Sarnia Sting (OHL)
Steve Kournianos | 4/12/2020 | Nashville | [hupso]
Position: Right Wing
Height / Weight: 5’11, 192 lbs
Born: April 15th, 2002 | Montreal, QC
The Draft Analyst Ranking:
A lethal scorer with NHL bloodlines, Perreault produced his second straight 30-goal season with a team-best 39 tallies for the Sarnia Sting. He was a surprising omission from Canada’s summer Ivan Hlinka entry but he wasted little time taking out his anger on OHL opponents, as Perreault opened the campaign with a 10-game point streak and finished tied for 10th in the league in goals. Also impressive was the fact that Perreault did not see top-line minutes for the Sting at even strength.
Although he won the skating competition at the CHL Top Prospects Game’s combine, Perreault’s in-game speed during OHL competition seems average, at least from a straight-line speed standpoint. If he is to be classified as an elite skater, then there needed to be more examples with Sarnia to validate it as opposed to a free skate under nonstandard conditions. Nonetheless, mobility is not an issue, and keeps a low center of gravity to maintain balance. He also has shown agility when faced with obstacles in the neutral zone and is able to slither his way into a clean zone entry, albeit deliberately. There’s not a lot of panic to his game on the puck, but he puts forth max effort on the backcheck and uses his acute hockey sense to gain an extra step on his opponent. Perreault’s skating style can be classified as hunched with a bit of a wide stride, but getting open is something he did with impressive consistency throughout the season. Sometimes he appears to explode off the hop and catch defenders sleeping, and he can win footraces towards near the boards, where he is tricky enough to spin or reverse his way into shooting position.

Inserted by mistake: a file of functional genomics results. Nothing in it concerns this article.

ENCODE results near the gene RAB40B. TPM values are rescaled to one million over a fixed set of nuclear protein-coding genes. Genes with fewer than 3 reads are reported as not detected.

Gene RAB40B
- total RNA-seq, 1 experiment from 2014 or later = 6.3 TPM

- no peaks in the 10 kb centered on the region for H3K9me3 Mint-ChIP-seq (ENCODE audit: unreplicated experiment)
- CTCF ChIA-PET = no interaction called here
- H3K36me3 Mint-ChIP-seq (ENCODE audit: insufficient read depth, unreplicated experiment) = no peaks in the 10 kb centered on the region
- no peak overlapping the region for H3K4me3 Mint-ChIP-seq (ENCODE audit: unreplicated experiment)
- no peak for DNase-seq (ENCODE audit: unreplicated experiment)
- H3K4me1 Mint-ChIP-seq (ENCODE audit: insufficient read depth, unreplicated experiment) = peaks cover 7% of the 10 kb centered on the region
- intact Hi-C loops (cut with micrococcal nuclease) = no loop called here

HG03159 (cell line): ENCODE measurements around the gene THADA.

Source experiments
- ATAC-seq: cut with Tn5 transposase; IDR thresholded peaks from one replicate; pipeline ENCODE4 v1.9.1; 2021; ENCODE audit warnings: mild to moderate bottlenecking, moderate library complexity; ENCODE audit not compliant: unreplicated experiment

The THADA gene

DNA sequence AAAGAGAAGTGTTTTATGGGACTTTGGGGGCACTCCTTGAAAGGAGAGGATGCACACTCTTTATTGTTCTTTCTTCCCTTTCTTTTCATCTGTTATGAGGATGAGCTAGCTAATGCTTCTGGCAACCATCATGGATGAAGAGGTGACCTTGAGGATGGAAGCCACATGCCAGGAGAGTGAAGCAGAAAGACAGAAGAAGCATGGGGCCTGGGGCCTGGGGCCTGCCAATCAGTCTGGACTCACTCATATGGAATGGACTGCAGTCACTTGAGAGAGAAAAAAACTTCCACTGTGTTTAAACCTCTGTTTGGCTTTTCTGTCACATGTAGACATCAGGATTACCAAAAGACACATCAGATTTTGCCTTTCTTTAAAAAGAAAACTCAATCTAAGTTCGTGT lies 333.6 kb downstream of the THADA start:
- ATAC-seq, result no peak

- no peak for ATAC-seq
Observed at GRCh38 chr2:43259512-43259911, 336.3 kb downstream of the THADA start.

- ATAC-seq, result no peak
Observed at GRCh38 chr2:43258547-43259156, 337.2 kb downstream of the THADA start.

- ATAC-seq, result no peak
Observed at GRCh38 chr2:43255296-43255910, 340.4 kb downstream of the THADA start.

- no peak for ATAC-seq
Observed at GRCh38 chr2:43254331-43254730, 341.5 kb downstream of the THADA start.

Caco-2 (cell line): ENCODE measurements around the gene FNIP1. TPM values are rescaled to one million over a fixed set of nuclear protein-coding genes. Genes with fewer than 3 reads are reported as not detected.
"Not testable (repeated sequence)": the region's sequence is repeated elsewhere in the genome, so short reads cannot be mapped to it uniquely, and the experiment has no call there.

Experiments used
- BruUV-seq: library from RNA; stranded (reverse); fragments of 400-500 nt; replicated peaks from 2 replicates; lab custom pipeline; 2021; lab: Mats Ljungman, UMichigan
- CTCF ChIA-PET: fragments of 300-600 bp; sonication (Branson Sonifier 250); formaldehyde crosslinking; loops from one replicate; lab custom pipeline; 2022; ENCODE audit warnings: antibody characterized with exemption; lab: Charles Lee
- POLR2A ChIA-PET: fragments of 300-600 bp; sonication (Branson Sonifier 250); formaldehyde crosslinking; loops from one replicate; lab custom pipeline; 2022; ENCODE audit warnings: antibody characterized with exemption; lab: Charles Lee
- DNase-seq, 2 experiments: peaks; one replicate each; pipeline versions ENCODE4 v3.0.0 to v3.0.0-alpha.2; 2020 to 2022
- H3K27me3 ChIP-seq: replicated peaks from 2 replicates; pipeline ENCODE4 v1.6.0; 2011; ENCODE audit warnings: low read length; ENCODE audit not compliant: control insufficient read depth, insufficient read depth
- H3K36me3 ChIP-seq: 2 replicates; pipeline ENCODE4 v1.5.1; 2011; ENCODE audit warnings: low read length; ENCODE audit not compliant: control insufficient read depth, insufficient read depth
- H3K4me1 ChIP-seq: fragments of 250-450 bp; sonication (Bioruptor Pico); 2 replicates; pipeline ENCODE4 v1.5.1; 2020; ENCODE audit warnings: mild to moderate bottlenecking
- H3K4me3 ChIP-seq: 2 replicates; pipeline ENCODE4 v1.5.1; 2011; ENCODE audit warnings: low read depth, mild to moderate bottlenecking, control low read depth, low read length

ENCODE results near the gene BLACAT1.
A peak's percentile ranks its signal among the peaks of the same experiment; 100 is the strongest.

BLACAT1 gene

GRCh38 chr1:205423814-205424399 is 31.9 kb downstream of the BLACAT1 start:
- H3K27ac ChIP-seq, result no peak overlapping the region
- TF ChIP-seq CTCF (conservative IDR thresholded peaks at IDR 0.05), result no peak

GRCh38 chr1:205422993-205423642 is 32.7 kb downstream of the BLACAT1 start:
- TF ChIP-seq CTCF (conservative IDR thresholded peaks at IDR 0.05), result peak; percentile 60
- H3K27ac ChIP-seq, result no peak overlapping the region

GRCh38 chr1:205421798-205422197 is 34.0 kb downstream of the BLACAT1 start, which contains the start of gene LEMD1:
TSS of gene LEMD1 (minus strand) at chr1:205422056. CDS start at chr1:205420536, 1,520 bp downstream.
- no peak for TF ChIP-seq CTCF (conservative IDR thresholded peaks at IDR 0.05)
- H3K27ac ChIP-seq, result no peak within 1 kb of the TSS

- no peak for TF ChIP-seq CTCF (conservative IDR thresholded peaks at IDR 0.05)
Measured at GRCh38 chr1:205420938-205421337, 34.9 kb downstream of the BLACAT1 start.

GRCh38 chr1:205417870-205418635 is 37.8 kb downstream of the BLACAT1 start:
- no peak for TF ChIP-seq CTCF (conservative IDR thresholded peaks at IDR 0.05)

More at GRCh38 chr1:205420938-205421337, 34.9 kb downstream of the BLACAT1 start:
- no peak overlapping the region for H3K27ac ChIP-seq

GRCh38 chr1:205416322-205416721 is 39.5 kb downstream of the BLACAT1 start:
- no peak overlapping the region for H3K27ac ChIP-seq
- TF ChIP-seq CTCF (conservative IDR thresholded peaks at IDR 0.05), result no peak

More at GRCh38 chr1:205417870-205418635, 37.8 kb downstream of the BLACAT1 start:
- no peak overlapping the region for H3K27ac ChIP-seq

There’s no mystery to Perreault’s most impressive attribute — he owns one of the best shots in the draft and is easily one of the its most lethal bad-angle scorers. Perreault can snipe it from anywhere; mostly via the wrister, but he has silky-smooth hands and a soft touch to help him roof pucks from in close. Much like his puck control away from the cage, Perreault is not to be taken lightly near the goal. He looks off targets, slap passes with accuracy and can sauce the disc onto the tape of a cutting teammate. Defenders cannot take their eye off him for long, as Perreault in one motion can split the seam or connect with an open point man while fetching pucks with his back to the assembly area.
Perrault on the puck is the Paulie Cicero of draft-eligible wingers — he may move slow at times, but that’s because he rarely has to move for anybody. In other words, Perreault’s puck control, lethal shot proclivity and pinpoint passing forces opponents to react to him rather than the other way around. Thus, he finds himself in situations where he can dictate the terms and incorporate all his teammates into the attack. One thing to consider is Perrault did not see a lot of ice time with Sarnia top liners such as Jamieson Rees, yet he was able to create chances on his own and battled hard along the boards when necessary.
In terms of special teams, Perreault saw the majority of his time on the first power-play unit but rarely killed penalties. Still, he is defensively responsible by wielding a quick, active stick, keeping himself in passing or shooting lanes, and even dropping down to block a shot. Overall, he is far too lethal to leave open and he makes opponents pay for their transgressions.
Marco Rossi might not live in Apartment 2R, but here he makes a fantastic inside move (when everyone was napping) to trigger a tic-tac-toe goal for Jack Quinn. Nice slap pass also from Jacob Perrault. pic.twitter.com/k5BnYl9pMB
— Steve Kournianos (@TheDraftAnalyst) January 17, 2020